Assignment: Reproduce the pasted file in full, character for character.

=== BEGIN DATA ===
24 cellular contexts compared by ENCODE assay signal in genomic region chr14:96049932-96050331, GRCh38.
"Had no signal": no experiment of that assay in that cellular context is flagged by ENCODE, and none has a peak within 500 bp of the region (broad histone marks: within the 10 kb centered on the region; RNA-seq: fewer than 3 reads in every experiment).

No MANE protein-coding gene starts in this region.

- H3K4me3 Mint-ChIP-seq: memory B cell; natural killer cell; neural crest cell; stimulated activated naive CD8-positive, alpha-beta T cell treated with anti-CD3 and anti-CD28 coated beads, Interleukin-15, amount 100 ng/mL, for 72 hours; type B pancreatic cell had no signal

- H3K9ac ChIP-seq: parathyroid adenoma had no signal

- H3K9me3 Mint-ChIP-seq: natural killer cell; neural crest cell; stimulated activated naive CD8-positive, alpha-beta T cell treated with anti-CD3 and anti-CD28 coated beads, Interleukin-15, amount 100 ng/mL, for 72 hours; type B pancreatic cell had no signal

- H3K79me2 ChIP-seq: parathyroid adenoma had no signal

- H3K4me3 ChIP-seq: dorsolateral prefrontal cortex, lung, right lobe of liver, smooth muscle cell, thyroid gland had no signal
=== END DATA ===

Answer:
24 cellular contexts compared by ENCODE assay signal in genomic region chr14:96049932-96050331, GRCh38.
"Had no signal": no experiment of that assay in that cellular context is flagged by ENCODE, and none has a peak within 500 bp of the region (broad histone marks: within the 10 kb centered on the region; RNA-seq: fewer than 3 reads in every experiment).

No MANE protein-coding gene starts in this region.

- H3K4me3 Mint-ChIP-seq: memory B cell; natural killer cell; neural crest cell; stimulated activated naive CD8-positive, alpha-beta T cell treated with anti-CD3 and anti-CD28 coated beads, Interleukin-15, amount 100 ng/mL, for 72 hours; type B pancreatic cell had no signal

- H3K9ac ChIP-seq: parathyroid adenoma had no signal

- H3K9me3 Mint-ChIP-seq: natural killer cell; neural crest cell; stimulated activated naive CD8-positive, alpha-beta T cell treated with anti-CD3 and anti-CD28 coated beads, Interleukin-15, amount 100 ng/mL, for 72 hours; type B pancreatic cell had no signal

- H3K79me2 ChIP-seq: parathyroid adenoma had no signal

- H3K4me3 ChIP-seq: dorsolateral prefrontal cortex, lung, right lobe of liver, smooth muscle cell, thyroid gland had no signal